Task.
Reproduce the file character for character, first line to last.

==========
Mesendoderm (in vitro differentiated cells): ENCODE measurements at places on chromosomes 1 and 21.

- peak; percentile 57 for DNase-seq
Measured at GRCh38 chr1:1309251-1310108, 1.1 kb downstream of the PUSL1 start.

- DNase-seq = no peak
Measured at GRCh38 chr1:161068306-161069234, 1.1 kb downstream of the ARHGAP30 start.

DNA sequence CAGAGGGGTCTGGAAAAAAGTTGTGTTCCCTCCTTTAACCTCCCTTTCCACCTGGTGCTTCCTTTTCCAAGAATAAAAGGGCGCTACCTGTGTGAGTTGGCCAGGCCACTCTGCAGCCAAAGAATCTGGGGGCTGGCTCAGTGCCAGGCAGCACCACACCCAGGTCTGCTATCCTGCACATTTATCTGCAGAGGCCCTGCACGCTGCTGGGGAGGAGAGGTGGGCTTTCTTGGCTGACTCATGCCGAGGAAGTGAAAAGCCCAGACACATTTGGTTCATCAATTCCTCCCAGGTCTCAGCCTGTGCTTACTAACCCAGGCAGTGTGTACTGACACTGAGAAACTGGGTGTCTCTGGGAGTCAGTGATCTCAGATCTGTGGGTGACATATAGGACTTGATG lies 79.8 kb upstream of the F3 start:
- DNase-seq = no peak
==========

Mesendoderm (in vitro differentiated cells): ENCODE measurements at places on chromosomes 1 and 21.

- peak; percentile 57 for DNase-seq
Measured at GRCh38 chr1:1309251-1310108, 1.1 kb downstream of the PUSL1 start.

- DNase-seq = no peak
Measured at GRCh38 chr1:161068306-161069234, 1.1 kb downstream of the ARHGAP30 start.

DNA sequence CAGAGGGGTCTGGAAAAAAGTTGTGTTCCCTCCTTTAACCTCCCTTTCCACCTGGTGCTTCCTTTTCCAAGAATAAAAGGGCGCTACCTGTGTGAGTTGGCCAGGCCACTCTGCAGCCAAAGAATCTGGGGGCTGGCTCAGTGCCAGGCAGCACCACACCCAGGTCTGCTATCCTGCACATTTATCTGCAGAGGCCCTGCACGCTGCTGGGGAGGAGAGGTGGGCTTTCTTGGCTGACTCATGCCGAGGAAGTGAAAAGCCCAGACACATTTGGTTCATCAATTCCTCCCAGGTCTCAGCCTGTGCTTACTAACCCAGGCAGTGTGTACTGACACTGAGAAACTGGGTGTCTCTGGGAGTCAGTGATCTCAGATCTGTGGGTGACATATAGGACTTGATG lies 79.8 kb upstream of the F3 start:
- DNase-seq = no peak